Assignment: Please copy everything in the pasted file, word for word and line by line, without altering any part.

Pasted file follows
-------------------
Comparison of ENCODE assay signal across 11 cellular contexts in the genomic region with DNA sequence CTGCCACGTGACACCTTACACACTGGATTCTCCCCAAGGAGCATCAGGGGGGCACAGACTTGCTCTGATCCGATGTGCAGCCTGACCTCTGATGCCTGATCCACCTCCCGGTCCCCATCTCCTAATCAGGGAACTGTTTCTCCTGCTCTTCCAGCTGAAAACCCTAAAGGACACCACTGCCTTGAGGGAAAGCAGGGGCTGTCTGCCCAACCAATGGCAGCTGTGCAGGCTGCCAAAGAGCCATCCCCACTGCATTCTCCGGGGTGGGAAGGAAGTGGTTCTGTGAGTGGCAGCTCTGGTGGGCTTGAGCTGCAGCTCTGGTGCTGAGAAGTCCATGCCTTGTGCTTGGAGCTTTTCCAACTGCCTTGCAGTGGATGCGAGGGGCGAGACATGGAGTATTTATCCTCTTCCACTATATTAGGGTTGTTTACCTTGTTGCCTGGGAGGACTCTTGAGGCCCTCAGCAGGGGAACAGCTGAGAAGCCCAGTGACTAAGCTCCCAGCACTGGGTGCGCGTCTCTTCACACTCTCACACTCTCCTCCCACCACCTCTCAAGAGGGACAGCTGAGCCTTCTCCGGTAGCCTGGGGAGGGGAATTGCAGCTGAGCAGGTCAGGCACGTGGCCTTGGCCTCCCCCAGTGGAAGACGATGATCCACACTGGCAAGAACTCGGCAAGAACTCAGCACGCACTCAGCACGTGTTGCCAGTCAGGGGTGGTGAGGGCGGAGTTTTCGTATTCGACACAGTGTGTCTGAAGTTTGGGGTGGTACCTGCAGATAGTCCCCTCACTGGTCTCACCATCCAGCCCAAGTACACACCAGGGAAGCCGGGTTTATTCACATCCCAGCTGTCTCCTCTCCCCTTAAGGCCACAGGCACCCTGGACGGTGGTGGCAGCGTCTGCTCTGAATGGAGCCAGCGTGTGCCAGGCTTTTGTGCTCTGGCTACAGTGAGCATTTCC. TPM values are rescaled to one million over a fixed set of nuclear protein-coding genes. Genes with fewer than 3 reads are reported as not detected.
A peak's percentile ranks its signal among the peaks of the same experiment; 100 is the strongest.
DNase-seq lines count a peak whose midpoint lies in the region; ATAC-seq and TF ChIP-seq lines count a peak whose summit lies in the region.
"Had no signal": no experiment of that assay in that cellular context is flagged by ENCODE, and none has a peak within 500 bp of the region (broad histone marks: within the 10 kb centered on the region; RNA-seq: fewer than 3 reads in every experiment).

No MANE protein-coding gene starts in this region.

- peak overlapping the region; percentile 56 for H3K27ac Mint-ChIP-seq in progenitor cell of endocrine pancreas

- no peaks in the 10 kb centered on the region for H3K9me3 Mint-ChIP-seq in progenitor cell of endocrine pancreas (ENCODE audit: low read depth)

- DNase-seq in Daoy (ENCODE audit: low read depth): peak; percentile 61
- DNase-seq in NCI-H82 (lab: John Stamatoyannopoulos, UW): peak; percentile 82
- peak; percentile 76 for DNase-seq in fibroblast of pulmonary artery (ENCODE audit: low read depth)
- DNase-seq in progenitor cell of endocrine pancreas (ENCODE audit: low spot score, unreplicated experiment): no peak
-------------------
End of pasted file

Comparison of ENCODE assay signal across 11 cellular contexts in the genomic region with DNA sequence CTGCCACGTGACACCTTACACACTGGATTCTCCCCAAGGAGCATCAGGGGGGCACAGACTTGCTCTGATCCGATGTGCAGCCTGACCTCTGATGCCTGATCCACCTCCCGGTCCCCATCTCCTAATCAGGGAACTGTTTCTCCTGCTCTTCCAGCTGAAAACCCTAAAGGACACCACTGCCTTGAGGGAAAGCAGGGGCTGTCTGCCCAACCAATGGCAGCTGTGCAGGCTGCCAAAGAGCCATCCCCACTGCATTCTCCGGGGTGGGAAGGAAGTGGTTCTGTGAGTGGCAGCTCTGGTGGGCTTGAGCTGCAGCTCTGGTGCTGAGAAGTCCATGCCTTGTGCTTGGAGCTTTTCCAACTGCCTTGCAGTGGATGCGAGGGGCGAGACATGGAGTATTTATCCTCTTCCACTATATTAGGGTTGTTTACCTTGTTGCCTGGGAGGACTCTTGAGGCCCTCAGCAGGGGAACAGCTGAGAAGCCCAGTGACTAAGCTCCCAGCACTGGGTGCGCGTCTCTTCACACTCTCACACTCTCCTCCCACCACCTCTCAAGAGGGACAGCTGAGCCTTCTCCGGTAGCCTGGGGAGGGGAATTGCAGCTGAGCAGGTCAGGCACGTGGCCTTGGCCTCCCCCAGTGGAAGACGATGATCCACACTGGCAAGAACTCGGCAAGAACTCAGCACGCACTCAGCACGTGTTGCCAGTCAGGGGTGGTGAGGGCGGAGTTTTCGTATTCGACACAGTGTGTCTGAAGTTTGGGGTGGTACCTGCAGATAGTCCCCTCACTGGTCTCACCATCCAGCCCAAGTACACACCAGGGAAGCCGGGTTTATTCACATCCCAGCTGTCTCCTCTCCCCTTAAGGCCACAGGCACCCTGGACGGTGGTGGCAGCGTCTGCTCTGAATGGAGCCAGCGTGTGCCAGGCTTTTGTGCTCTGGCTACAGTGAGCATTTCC. TPM values are rescaled to one million over a fixed set of nuclear protein-coding genes. Genes with fewer than 3 reads are reported as not detected.
A peak's percentile ranks its signal among the peaks of the same experiment; 100 is the strongest.
DNase-seq lines count a peak whose midpoint lies in the region; ATAC-seq and TF ChIP-seq lines count a peak whose summit lies in the region.
"Had no signal": no experiment of that assay in that cellular context is flagged by ENCODE, and none has a peak within 500 bp of the region (broad histone marks: within the 10 kb centered on the region; RNA-seq: fewer than 3 reads in every experiment).

No MANE protein-coding gene starts in this region.

- peak overlapping the region; percentile 56 for H3K27ac Mint-ChIP-seq in progenitor cell of endocrine pancreas

- no peaks in the 10 kb centered on the region for H3K9me3 Mint-ChIP-seq in progenitor cell of endocrine pancreas (ENCODE audit: low read depth)

- DNase-seq in Daoy (ENCODE audit: low read depth): peak; percentile 61
- DNase-seq in NCI-H82 (lab: John Stamatoyannopoulos, UW): peak; percentile 82
- peak; percentile 76 for DNase-seq in fibroblast of pulmonary artery (ENCODE audit: low read depth)
- DNase-seq in progenitor cell of endocrine pancreas (ENCODE audit: low spot score, unreplicated experiment): no peak